A TEACHER caught posting racist comments during a lesson has lost his battle to avoid being brought before his profession’s disciplinary body.
Adam Walker, from Spennymoor, County Durham, could become the first teacher in the country to be struck off for religious intolerance.
Mr Walker, who used to teach at Houghton Kepier Sports College in Houghton-le-Spring, near Sunderland, admits posting anti-Muslim comments on a website while using a school computer.
He is also alleged to have posted critical comments against asylum seekers, immigrants and the “promotion” of homosexuality on the BNP’s website during lesson time.
He left the school in 2007, but claimed the comments – made under a false name – had no link to his work as a design and technology teacher.
His legal team argued in front of the General Teaching Council (GTC) that he should not face professional misconduct charges.
They claimed website administrators were wrong to reveal his identity and his posts should not be used in evidence. They also argued the school’s leaders were wrong to report him to the GTC.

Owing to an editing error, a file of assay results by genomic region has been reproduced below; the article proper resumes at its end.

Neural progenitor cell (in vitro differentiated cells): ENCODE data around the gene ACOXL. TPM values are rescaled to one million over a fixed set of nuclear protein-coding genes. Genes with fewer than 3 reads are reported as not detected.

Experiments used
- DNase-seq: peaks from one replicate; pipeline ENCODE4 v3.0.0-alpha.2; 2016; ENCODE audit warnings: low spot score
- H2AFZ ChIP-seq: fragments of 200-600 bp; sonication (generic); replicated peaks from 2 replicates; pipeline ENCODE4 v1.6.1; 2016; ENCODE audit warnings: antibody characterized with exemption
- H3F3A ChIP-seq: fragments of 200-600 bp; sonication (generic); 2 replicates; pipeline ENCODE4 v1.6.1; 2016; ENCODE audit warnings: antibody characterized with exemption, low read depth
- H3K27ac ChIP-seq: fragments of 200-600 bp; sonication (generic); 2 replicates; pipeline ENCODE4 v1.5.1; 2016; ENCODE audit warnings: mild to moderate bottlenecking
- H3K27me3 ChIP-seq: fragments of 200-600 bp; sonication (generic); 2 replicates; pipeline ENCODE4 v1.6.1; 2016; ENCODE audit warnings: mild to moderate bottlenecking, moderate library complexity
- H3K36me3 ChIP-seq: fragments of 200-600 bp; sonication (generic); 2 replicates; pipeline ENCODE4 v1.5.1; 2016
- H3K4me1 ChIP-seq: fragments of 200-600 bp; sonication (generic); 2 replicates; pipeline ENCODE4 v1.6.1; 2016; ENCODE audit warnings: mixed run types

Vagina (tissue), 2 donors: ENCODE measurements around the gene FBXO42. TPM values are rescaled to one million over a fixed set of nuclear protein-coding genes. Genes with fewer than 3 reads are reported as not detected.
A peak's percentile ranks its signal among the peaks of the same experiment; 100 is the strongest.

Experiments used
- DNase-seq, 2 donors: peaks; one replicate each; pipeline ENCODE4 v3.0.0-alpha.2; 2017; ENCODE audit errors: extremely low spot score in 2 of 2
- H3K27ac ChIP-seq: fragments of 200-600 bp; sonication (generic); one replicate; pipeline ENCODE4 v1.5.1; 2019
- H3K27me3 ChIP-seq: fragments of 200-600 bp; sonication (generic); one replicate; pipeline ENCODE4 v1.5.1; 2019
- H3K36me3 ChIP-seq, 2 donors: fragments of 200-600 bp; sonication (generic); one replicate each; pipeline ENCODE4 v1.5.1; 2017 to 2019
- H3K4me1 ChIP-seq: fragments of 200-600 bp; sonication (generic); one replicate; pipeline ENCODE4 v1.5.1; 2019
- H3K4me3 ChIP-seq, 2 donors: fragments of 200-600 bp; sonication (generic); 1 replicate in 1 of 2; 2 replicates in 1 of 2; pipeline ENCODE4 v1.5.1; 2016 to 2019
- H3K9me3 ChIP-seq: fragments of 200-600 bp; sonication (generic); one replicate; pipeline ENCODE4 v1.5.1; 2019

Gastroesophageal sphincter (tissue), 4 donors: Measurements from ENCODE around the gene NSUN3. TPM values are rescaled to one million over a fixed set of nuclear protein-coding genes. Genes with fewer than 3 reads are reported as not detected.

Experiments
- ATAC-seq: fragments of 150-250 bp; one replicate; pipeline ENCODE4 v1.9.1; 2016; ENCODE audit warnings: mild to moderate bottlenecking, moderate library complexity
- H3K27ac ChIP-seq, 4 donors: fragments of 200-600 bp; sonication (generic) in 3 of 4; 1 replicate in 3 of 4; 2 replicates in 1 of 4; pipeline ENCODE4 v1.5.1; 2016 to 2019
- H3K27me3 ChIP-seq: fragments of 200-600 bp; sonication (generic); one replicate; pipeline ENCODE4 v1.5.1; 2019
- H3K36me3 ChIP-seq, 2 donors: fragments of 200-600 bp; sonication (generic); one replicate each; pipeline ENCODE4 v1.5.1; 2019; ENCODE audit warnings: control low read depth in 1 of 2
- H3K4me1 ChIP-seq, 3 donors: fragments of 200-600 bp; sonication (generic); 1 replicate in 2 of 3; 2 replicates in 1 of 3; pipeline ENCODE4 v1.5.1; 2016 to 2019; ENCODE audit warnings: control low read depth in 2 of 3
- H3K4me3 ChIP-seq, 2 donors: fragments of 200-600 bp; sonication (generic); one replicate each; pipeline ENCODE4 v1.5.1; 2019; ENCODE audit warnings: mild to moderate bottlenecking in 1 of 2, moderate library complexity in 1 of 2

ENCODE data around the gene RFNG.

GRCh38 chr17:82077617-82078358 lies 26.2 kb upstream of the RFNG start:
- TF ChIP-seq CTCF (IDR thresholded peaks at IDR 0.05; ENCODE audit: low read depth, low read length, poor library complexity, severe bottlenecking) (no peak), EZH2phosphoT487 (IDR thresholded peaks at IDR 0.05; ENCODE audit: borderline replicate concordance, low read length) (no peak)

Patrick Harrington, who is representing Mr Walker, said: “I understand people are opposed to the BNP, but they must realise this has implications for all teachers who wish to express views, whether they are communists, anarchists or Muslims.
“The GTC has still not given a good enough reason as to why they want to overrule rights to freedom of expression for teachers with political and religious views.
“There is no link between Mr Walker’s views and his professional role.”
The case has already been delayed for more than a year by Mr Walker’s representations.
It has also been postponed once due to police fears over racial tensions, as protesters gathered outside the GTC’s head office in Birmingham at an earlier hearing.
Mr Walker, who is now working as a campaigns coordinator for the BNP MEP Andrew Brons, has pledged to take the case to the “highest level” if found guilty.
The GTC panel said teachers at the school were legally obliged to report Mr Walker’s misuse of his computer to the Department for Children, Schools and Families and the GTC.
In a statement, the panel said: “None of the preliminary legal arguments made led the committee to conclude the case should be stayed or the allegation struck out.
“The committee considers it fair to proceed and that all the evidence is admissible.”
The hearing will reconvene on May 24.